Deed in 1977 shows it changed hands for just $10.00

That deed was eventually reversed in April 2018, per public documents.

The U.S. government unsuccessfully tried to seize the building starting with a drug bust in 1985. The feds charged that the clubhouse was used to make drug deals. However, a jury ruled against the forfeiture in February 1994, per The New York Times. At another time we may note more of their legal run-ins here through the years. Most recently, in late December, the Post reported that a deliveryman was allegedly sucker punched by a member when he parked his car in front of motorcycles outside the clubhouse.

And here's a portion of the 1983 documentary "Hells Angels Forever" that highlights the Third Street clubhouse at the two-minute mark.

SOURCE: New York Post
SOURCE: Ev Grieve

Thursday, February 21, 2019

Hells Angels MC members face 300 years in prison

Mallorca, Spain (February 21, 2019) BTN —  Five years after the Mallorca chapter of the Hells Angels was shut down, 46 alleged members are set to be tried and are facing a combined 300 years in prison. The suspects were arrested in connection with 16 crimes which include drug trafficking, prostitution, threats, bribery, possession of weapons, money laundering and extortion in S’Arenal and Palma.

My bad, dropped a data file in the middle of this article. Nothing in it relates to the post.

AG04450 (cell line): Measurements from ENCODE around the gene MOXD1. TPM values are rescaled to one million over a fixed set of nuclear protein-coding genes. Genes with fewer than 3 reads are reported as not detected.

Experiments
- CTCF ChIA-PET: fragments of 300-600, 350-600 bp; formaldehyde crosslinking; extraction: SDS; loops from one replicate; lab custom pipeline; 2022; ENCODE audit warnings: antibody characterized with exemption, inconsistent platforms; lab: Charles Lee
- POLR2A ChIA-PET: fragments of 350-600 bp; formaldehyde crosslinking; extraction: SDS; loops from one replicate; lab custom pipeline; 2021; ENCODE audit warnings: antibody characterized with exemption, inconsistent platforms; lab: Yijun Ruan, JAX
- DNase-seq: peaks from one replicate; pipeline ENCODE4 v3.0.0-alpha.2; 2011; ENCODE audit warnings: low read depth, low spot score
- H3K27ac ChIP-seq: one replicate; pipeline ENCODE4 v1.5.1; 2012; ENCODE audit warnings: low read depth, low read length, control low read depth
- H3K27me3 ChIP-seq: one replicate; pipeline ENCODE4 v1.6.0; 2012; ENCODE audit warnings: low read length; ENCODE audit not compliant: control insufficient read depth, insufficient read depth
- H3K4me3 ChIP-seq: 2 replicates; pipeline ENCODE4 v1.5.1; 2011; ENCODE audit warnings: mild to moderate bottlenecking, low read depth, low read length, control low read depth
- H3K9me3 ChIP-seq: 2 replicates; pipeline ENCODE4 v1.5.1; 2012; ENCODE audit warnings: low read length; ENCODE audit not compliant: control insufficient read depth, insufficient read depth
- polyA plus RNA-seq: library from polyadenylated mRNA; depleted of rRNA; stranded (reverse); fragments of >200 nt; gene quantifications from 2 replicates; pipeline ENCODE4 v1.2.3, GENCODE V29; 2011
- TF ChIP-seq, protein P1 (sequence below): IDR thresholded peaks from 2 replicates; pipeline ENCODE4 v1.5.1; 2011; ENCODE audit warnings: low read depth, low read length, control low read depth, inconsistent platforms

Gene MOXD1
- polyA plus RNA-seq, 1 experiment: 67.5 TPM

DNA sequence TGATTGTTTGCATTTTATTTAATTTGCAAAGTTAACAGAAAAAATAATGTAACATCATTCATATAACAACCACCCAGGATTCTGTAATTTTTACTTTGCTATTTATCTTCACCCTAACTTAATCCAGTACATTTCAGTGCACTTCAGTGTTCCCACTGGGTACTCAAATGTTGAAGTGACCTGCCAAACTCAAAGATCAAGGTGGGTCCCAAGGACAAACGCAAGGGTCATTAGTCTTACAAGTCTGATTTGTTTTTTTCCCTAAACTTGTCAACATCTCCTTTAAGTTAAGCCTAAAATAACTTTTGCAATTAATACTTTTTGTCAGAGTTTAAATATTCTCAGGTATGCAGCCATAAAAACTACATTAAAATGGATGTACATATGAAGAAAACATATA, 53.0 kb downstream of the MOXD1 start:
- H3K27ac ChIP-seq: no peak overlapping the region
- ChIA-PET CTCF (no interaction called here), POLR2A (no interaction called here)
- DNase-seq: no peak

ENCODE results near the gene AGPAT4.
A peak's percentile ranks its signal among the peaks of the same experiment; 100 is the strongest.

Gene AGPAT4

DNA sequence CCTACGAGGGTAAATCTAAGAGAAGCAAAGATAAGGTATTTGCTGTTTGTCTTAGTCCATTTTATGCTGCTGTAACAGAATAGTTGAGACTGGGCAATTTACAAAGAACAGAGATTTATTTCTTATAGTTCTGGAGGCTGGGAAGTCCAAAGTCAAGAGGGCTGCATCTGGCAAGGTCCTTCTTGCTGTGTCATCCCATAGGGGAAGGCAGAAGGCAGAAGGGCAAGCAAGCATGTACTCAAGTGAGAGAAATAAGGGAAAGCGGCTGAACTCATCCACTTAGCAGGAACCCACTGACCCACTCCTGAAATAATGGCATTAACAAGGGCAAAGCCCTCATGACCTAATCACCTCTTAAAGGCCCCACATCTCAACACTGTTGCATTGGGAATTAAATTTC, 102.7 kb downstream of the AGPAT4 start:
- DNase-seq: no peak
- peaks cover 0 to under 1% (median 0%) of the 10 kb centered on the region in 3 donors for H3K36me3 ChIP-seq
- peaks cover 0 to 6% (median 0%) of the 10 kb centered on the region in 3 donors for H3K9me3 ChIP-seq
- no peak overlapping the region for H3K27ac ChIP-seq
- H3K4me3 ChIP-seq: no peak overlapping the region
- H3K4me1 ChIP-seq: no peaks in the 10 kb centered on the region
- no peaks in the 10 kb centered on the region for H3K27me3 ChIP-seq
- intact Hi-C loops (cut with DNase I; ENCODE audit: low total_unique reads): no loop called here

And among the defendants are two local police officers and a Guardia Civil sergeant from Palma, who face between five and seven years each for criminal involvement and bribery. The National Police dismantled the ‘powerful criminal gang’ at the end of July 2013 in the so-called ‘Operation Casablanca’, in collaboration with the Guardia Civil. Investigations have been ongoing and the magistrate of the Central Court of Instruction, 6, of the National Court, has now announced all 46 will be brought to trial at the Criminal Chamber.